Monthly Archives: December 2011

University of Michigan College of Engineering Dean David Munson on Cyberstalking on Campus

The Robert H. Lurie tower, University of Michigan College of Engineering campus. Photo via Khürt Williams/Flickr/CC.

Following the publication of my last blog post on Gizmodo yesterday, I received a lot of comments from women and men who said they had experienced cyberstalking situations similar to mine, some not as bad and some far worse.

So I decided to email the Dean of my alma mater’s College of Engineering this FYI:

Dear Dean Munson,

I attended the College of Engineering from 2004-2006 and ended up transferring to LS&A. I thought you may be interested as to why. I recently published this article on Gizmodo about an experience with cyber stalking that I unfortunately had my freshman year, and I thought you may be interested to know this kind of thing is happening on your campus, and how it affects the targets. I strongly feel that incidents like this are one cause of the enormous gender disparity that exists within the engineering school. I hope you find some value to this, and please feel free to contact me if you would like advice on ways the college could do more to stop harassment against women.

http://gizmodo.com/5867785/my-first-cyberstalker

Best,

Arikia Millikan

I was surprised to receive the following response about four hours later:

Erika,
  I am sorry to hear about your experience.  Actually, this is the first such experience I’ve heard of in Engineering at U-M.  Although I think that cyberstalking is a really bad thing, I have to disagree with your conclusion that incidents like yours “cause the enormous gender disparity that exists within the engineering school.”  Our problem regarding gender is that not enough women students from high school apply to study engineering in the first place.  This is true nationwide.  At U-M, our retention rates for women and men students in engineering are nearly the same.  So, once a woman enters CoE, she is very likely to stay and complete an engineering degree.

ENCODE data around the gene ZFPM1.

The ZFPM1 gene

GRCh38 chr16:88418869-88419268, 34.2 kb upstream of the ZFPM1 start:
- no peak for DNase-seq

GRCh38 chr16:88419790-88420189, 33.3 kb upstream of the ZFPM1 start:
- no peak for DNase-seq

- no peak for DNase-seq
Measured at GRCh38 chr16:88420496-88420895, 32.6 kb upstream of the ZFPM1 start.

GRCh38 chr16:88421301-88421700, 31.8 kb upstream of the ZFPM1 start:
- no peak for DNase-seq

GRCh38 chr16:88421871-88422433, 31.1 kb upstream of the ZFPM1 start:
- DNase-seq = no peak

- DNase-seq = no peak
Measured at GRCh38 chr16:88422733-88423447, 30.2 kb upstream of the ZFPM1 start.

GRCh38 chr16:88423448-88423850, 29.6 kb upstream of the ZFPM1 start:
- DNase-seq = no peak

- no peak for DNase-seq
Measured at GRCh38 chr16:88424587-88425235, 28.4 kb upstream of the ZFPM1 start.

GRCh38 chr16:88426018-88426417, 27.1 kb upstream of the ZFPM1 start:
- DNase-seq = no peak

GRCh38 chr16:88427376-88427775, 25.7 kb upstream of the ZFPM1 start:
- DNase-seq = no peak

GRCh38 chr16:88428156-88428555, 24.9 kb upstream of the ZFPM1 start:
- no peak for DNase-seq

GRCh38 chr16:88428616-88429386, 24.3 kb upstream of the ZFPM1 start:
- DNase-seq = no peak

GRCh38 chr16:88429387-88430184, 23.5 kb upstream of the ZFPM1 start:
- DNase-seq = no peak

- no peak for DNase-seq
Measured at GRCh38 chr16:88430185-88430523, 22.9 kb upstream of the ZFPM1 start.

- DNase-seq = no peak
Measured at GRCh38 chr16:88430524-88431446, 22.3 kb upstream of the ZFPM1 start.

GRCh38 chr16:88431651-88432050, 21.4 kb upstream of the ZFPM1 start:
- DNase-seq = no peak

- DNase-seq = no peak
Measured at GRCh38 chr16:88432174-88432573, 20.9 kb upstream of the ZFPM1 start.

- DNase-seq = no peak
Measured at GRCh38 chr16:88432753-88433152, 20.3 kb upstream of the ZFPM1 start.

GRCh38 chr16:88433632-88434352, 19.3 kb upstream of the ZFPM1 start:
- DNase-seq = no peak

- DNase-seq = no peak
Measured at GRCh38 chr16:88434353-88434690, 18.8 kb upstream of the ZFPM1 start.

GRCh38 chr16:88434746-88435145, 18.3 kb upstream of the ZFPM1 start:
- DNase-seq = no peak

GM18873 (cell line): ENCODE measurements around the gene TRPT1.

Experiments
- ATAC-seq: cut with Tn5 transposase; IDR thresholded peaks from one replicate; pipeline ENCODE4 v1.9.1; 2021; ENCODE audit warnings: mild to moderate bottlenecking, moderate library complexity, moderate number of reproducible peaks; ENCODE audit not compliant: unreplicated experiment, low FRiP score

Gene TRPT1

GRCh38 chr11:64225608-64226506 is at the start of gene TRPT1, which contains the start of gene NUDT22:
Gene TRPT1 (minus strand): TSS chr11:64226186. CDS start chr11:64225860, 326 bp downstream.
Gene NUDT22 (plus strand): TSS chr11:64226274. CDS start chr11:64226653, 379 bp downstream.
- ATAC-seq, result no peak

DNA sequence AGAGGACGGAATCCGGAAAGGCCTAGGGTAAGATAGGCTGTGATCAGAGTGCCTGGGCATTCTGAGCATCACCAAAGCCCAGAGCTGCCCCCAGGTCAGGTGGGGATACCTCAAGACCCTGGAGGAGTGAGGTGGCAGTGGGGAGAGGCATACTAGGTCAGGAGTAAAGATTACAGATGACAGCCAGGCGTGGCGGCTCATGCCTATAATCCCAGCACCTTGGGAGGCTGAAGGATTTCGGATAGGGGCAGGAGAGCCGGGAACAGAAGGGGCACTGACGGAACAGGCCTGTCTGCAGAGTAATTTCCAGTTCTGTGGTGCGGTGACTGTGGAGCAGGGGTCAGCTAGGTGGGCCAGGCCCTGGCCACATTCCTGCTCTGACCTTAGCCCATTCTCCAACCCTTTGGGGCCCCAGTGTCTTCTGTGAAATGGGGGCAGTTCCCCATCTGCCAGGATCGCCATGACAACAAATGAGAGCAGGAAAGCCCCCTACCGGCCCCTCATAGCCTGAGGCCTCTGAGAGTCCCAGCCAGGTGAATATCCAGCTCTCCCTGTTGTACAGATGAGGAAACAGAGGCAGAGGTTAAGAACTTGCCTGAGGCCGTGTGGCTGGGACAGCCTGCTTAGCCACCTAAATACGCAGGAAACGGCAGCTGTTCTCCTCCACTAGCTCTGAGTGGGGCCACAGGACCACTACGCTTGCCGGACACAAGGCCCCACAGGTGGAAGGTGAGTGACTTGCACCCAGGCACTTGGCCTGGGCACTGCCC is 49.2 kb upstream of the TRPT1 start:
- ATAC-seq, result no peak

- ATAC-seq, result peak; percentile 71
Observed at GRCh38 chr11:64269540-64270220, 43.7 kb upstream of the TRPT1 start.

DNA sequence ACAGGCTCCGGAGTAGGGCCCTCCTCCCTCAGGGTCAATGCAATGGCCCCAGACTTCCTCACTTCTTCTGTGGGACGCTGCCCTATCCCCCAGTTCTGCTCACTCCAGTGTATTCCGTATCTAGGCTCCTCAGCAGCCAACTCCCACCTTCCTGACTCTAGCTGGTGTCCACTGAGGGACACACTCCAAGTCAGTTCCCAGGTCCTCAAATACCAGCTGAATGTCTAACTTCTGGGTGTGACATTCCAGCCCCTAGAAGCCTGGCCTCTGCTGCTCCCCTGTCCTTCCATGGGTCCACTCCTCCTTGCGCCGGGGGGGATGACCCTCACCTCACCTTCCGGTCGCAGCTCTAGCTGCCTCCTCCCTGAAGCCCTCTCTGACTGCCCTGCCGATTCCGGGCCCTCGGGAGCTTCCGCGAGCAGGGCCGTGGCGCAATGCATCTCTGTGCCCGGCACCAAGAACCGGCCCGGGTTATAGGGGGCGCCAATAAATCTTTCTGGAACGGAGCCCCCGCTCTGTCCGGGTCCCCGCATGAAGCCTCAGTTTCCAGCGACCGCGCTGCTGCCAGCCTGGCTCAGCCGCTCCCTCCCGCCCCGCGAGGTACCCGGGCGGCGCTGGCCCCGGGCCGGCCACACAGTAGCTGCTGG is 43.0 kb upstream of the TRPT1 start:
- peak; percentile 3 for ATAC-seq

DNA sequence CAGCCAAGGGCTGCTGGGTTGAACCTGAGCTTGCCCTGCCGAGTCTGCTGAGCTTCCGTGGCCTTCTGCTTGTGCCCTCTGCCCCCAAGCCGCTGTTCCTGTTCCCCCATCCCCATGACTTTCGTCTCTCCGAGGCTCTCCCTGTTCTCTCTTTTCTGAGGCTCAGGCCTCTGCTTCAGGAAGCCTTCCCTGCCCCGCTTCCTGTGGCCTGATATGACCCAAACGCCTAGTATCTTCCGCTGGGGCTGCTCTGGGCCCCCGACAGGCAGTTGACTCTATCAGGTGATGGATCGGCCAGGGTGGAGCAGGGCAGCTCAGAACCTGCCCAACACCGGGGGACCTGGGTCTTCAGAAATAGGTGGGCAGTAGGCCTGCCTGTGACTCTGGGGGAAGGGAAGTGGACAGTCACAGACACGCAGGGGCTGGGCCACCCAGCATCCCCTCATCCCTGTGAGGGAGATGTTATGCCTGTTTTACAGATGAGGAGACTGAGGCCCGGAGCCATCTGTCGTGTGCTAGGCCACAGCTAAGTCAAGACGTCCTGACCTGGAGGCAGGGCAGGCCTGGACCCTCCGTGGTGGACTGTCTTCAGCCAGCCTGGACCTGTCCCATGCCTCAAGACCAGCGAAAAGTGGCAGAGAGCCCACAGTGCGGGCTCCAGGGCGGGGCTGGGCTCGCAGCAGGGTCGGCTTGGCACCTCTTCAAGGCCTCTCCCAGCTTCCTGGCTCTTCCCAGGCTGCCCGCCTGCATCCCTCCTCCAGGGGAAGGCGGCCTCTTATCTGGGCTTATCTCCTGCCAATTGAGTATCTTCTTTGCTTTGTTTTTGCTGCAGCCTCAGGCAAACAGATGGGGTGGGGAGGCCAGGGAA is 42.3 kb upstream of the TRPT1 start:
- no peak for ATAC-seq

Thank you for sharing your story.  I meet with undergraduates often in CoE (including lots of women) and I will be on the alert for the type of misbehavior you endured.
–David Munson

Today I sent my reply:

Dean Munson, thank you for your prompt response.

With all due respect though, sir, why would you have heard about such an experience before? When I went to DPS, I was told nothing could be done and was dismissed. With such an “oh well, deal with it” response to my — and any woman in a similar position’s — first impulse in seeking intervention regarding such a matter, why then would a student take the issue up with the dean? When I was a freshman, I never realized that was an appropriate plan of action or even an option. In fact, I never received any kind of notice of a campus resource for addressing instances of harassment in the College Engineering — information that is readily distributed in LS&A. While you are on the alert for this kind of misconduct in the future, I would urge you to also have conversations with the north campus Department of Public Safety in addition to female students. Perhaps they could provide you with statistics about how much this kind of incident is reported so that, rather than citing a lack of anecdotal evidence as evidence that something isn’t occurring, you could cite hard information.

To clarify, I didn’t say incidents like my specific stalking incident cause the gender disparity. I said that incidents like mine (which if you read or even skimmed the essay to the point where I explain why I dropped out you would understand was a reference to the persistent sexual objectification from male students and even once a professor I endured) are *one* of the many reasons I *believe* contribute to the gender disparity. For you to tell me that it’s not is, frankly, offensive. Furthermore, noting that the retention rates are nearly the same for men and women says nothing about the causes of the dropping out. I would be willing to bet that the breakdown of dropout causes are very different for women than what they are for men.

The problem that you cite as being the reason for gender disparity in the College of Engineering — that female high schoolers do not apply to engineering school — is a problem that is often caused by the same factor I cited in my essay that you dismissed: sexism. Unless you think that women are not inherently as good in science and math as men are, in which case I’d urge you to remember the Larry Summers incident, explore and the volumes of research that indicate the contrary, and revisit this hypothesis.

Thank you again for your response. In addition to my own experience in the University of Michigan College of Engineering, I now understand an additional factor that sustains the gender imbalance on your campus: your denialism. Thank you also for making me the most happy I have ever been that I did not pursue a career in engineering.

Regards,

ARIKIA

(not Erika)

I also sent it to Kelley Adams, my college friend I reference briefly in the story who is now a Project Manager at MIT’s Violence Prevention Response Center. She linked me to the CDC’s recently-released findings from the 2010 National Intimate Partner and Sexual Violence Survey (NISVS) which contains statistics on many different forms of violence, including stalking.

From the report’s Executive Summary:

Stalking Victimization by Any Perpetrator